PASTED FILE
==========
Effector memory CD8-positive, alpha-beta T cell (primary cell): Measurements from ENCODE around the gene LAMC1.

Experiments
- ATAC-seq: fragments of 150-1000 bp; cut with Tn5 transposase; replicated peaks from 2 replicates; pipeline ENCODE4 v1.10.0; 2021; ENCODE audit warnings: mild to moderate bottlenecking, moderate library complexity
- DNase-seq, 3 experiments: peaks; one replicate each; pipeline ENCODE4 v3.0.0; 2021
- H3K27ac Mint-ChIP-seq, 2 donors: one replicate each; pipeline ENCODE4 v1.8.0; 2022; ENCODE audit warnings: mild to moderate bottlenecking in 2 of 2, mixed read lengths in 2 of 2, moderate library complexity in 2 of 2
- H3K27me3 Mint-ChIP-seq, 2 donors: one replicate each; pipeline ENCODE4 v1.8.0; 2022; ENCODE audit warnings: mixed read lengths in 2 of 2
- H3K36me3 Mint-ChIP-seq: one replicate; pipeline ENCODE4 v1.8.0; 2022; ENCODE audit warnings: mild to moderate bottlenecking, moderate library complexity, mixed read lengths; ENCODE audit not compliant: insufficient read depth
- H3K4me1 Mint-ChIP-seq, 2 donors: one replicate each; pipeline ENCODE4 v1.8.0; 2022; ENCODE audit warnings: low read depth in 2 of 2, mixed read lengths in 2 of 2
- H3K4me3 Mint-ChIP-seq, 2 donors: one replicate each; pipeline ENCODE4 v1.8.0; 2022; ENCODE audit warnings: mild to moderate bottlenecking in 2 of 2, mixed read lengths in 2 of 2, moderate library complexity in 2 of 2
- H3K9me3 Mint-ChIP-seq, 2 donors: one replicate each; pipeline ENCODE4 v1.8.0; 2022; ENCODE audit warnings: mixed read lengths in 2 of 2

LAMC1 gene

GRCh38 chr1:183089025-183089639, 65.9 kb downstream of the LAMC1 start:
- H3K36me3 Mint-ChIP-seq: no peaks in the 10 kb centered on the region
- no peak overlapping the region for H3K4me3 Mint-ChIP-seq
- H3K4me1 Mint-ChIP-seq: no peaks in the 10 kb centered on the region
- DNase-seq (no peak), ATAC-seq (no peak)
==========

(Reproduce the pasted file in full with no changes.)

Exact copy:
Effector memory CD8-positive, alpha-beta T cell (primary cell): Measurements from ENCODE around the gene LAMC1.

Experiments
- ATAC-seq: fragments of 150-1000 bp; cut with Tn5 transposase; replicated peaks from 2 replicates; pipeline ENCODE4 v1.10.0; 2021; ENCODE audit warnings: mild to moderate bottlenecking, moderate library complexity
- DNase-seq, 3 experiments: peaks; one replicate each; pipeline ENCODE4 v3.0.0; 2021
- H3K27ac Mint-ChIP-seq, 2 donors: one replicate each; pipeline ENCODE4 v1.8.0; 2022; ENCODE audit warnings: mild to moderate bottlenecking in 2 of 2, mixed read lengths in 2 of 2, moderate library complexity in 2 of 2
- H3K27me3 Mint-ChIP-seq, 2 donors: one replicate each; pipeline ENCODE4 v1.8.0; 2022; ENCODE audit warnings: mixed read lengths in 2 of 2
- H3K36me3 Mint-ChIP-seq: one replicate; pipeline ENCODE4 v1.8.0; 2022; ENCODE audit warnings: mild to moderate bottlenecking, moderate library complexity, mixed read lengths; ENCODE audit not compliant: insufficient read depth
- H3K4me1 Mint-ChIP-seq, 2 donors: one replicate each; pipeline ENCODE4 v1.8.0; 2022; ENCODE audit warnings: low read depth in 2 of 2, mixed read lengths in 2 of 2
- H3K4me3 Mint-ChIP-seq, 2 donors: one replicate each; pipeline ENCODE4 v1.8.0; 2022; ENCODE audit warnings: mild to moderate bottlenecking in 2 of 2, mixed read lengths in 2 of 2, moderate library complexity in 2 of 2
- H3K9me3 Mint-ChIP-seq, 2 donors: one replicate each; pipeline ENCODE4 v1.8.0; 2022; ENCODE audit warnings: mixed read lengths in 2 of 2

LAMC1 gene

GRCh38 chr1:183089025-183089639, 65.9 kb downstream of the LAMC1 start:
- H3K36me3 Mint-ChIP-seq: no peaks in the 10 kb centered on the region
- no peak overlapping the region for H3K4me3 Mint-ChIP-seq
- H3K4me1 Mint-ChIP-seq: no peaks in the 10 kb centered on the region
- DNase-seq (no peak), ATAC-seq (no peak)